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“Why’s it upside-down, Mister?”

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“Why’s it upside-down, Mister?” is the age-old question asked when someone looks through an astronomical telescope for the first time, normally when viewing the Moon.  The usual answer was that there is no up or down in astronomy and to get the image the right-way-up would involve using more lenses which would reduce the light gathering power of the scope.  It therefore became the convention to publish all astro photos as inverted images as a result, and lunar maps were always orientated with south at the top.  Checking through my small collection of astronomy books, I find this was the case until a few years ago.

I assume the reason is that as most modern astro set-ups have such complicated light paths, there is no definitively correct approach.  So, does it really matter, or does it depend on what one is used to? To an old timer like me, a whole-disk image of the moon looks strange with the crinkly bits at the bottom, and I also find that images of familiar deep sky objects like the Orion nebular look odd when inverted.  This issue was brought home to me when I tried some simple afocal lunar imaging through my recently completed 8 inch Dobsonian, see here:


When I downloaded the photos to the PC, I rotated & straightened them to get south at the top of the frame, then went online to make comparisons with images displayed on SGLs Imaging forums.  I could find none with south at the top which got me mentally asking the posters, “Why’s it upside-down, Mister?”


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And it can be a pain when using a star-diagonal and you have to remember East is West...

...and West is East.

** EDIT **

I forgot to mention that this applies refractor and catadioptric telescopes* with the star-diagonal in place and North & South are at their respective positions.

* ie Maksutov's (Mak's) & Schmitt-Cassegrain (SCT's)

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Since I started this thread, I have found an interesting passage in “Patrick Moore on the Moon” written in 2001, in which Sir Patrick mentions the debate at the General Assembly of the International Astronomical Union when they attempted to reach a consensus when referring to the orientation of the Moon.  Being a traditionalist, Sir Patrick argued for the well-established classical view with south at the top, east on the left & west on the right.  The vote subsequently went against him and in favour of the naked-eye view with north at the top, but with west on the left and east on the right.  So, whereas Mare Crisium was formally considered to be on the Moon’s west limb, it has now been moved to the east limb.   No date was given for this decision but as Sir Patrick implied that the change was in deference to space-flight engineers, I assume it was in the nineteen-sixties.  Although he stated that he would accept the ruling, he can still be seen on the book’s cover, defiantly cycling across the Lunar face with south at the top!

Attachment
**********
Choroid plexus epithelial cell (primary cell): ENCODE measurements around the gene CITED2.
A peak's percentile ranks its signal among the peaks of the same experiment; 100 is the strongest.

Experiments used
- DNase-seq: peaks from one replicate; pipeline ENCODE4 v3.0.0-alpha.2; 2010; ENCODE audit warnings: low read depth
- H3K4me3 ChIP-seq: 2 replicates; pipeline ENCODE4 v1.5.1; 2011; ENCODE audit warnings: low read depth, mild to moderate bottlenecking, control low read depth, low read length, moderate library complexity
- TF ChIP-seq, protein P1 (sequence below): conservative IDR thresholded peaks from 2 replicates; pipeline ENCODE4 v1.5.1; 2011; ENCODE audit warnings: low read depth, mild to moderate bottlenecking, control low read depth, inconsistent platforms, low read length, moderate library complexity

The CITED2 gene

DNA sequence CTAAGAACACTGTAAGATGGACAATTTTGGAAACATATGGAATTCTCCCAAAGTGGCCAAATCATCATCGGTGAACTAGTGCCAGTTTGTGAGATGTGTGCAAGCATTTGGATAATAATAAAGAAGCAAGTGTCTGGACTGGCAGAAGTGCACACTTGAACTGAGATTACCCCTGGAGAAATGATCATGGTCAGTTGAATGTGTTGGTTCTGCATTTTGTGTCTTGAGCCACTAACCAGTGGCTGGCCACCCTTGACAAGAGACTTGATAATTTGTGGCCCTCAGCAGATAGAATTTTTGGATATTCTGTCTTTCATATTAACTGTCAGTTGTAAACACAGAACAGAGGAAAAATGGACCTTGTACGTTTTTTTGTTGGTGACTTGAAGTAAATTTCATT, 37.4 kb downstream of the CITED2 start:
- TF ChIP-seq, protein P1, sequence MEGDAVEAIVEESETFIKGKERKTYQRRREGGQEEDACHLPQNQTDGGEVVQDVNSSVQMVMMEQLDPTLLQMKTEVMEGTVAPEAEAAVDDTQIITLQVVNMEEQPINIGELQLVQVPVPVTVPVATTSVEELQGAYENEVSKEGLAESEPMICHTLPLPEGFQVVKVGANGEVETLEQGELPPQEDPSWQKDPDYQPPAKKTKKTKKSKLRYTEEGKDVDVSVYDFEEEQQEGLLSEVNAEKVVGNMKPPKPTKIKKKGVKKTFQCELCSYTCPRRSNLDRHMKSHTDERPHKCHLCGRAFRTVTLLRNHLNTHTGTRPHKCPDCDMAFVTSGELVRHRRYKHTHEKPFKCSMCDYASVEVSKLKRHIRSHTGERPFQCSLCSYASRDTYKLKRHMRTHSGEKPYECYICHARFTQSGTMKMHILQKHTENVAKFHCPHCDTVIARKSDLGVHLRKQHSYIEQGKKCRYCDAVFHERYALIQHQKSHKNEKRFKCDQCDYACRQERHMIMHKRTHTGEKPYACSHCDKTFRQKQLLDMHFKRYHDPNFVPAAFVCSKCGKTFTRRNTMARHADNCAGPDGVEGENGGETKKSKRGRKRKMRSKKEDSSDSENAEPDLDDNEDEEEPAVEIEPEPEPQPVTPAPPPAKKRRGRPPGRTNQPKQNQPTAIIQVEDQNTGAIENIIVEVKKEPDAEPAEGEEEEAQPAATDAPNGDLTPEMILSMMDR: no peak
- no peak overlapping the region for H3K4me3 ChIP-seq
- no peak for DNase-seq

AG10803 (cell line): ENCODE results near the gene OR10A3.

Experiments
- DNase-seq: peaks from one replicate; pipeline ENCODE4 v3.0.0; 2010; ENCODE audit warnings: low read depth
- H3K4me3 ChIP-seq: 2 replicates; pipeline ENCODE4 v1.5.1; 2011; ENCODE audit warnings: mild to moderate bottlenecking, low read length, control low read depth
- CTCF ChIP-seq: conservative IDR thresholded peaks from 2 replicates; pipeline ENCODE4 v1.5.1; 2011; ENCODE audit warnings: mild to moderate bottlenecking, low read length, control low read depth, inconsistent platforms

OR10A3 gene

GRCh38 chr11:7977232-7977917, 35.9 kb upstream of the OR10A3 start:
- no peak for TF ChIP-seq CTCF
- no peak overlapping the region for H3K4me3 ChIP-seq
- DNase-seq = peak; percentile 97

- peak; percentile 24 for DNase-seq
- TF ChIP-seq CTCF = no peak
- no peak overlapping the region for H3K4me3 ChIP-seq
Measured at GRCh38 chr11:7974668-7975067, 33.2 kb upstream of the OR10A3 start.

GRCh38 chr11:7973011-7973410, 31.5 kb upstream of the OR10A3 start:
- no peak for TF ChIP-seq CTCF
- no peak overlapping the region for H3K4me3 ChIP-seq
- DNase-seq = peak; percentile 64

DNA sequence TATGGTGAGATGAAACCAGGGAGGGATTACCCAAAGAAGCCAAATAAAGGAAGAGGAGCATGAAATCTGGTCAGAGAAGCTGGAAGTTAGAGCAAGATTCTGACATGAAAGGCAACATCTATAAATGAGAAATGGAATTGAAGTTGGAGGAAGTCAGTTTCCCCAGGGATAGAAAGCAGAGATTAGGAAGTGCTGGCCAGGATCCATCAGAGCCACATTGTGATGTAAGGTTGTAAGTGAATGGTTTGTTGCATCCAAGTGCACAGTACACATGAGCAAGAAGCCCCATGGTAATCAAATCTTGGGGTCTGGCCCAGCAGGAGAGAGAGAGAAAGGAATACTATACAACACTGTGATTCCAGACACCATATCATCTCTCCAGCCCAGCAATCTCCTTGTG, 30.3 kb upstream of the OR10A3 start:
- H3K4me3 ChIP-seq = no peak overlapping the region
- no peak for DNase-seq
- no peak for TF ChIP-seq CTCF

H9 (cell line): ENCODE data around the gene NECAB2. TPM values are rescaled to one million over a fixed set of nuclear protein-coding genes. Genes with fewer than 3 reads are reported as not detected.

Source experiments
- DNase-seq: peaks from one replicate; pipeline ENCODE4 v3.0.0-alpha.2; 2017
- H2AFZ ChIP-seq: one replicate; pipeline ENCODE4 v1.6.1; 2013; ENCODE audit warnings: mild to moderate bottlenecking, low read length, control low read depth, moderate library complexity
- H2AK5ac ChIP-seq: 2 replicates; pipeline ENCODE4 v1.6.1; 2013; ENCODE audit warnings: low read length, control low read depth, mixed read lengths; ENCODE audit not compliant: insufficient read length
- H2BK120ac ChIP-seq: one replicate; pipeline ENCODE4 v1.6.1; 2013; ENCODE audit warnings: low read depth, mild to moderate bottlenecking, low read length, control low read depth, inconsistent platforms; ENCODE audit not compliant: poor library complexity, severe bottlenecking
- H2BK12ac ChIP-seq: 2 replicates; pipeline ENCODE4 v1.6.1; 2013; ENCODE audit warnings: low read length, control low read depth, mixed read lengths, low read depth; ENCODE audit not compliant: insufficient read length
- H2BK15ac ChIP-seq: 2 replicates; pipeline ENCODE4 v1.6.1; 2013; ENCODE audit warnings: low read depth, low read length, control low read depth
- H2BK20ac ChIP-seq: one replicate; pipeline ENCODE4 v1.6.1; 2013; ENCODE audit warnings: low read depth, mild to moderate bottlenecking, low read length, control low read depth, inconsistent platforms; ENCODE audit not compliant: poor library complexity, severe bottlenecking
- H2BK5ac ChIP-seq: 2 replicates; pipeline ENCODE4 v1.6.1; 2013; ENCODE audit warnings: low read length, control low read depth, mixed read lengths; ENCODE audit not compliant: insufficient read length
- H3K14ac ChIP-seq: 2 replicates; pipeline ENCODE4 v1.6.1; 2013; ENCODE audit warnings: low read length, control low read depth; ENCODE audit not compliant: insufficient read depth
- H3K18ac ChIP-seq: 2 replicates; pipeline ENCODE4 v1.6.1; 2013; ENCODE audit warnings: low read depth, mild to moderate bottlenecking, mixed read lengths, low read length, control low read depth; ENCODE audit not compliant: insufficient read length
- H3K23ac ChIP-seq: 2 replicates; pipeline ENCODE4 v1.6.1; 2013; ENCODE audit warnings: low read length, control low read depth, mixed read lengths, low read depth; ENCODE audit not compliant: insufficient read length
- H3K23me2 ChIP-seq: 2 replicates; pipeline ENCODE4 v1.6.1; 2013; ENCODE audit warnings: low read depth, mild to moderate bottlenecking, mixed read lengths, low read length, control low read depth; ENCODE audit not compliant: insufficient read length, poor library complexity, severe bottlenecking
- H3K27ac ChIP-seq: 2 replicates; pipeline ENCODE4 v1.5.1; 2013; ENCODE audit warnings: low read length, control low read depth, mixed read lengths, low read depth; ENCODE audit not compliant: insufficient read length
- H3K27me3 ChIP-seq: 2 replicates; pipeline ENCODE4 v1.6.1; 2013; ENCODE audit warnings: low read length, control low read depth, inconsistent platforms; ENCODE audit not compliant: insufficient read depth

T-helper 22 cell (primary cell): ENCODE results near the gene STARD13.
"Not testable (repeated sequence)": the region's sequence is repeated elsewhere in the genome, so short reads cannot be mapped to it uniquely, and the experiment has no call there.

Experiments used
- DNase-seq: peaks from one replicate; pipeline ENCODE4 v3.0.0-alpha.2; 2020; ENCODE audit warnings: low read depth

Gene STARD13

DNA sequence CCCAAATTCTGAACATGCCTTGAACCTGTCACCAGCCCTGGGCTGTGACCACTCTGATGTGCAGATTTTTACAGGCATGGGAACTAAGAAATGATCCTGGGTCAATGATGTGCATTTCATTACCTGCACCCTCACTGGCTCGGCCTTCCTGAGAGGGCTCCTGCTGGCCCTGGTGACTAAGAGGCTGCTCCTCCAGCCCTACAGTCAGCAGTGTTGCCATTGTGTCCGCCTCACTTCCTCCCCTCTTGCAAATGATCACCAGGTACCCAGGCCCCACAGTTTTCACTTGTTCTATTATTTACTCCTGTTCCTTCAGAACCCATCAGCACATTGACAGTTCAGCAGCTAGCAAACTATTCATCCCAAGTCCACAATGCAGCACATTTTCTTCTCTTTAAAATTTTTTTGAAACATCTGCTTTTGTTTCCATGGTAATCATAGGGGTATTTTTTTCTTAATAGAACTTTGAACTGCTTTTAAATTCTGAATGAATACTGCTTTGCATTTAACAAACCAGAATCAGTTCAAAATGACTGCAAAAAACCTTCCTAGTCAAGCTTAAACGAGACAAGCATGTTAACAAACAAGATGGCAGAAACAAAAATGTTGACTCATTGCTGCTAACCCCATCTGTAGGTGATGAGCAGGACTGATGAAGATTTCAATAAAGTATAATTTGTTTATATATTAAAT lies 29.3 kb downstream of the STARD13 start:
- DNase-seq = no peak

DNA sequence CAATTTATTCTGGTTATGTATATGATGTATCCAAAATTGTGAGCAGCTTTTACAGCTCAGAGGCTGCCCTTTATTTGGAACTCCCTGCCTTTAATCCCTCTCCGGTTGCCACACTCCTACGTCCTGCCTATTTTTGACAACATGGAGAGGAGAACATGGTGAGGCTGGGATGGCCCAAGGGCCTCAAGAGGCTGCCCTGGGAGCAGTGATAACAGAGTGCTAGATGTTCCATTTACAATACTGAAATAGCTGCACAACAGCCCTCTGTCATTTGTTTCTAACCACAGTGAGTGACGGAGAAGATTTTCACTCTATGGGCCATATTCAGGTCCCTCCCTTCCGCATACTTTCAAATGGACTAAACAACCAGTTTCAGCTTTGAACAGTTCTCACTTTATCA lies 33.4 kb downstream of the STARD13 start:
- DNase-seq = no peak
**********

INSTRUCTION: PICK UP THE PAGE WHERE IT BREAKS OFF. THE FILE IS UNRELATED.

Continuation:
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My deep sky images are (unless I goof things up!) presented unflipped and 'North is up.' At least they are meant to be.

In the digital imaging world the 180 deg. rotation and freedom from 'flip' (mirror imaging) comes at zero cost to resolution so it seems to me to be logical to respect it.

Oh, and the astro image critic I most respect, no longer seen on SGL, has a distinct preference for 'N is up' and I like to get in his good books from the off by sticking to this!  :grin:  :grin:


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The "thought experiment" required to guess the (video) image orientation

usually defeats me! But there's nothing like experiment... :p

I now record the orientation in a quick drawing!  

I do like to compare with stock images, so strive to align with ONE of the

cardinal axes. Nothing worse than an image that's a "few deg" off! :angry5: :D

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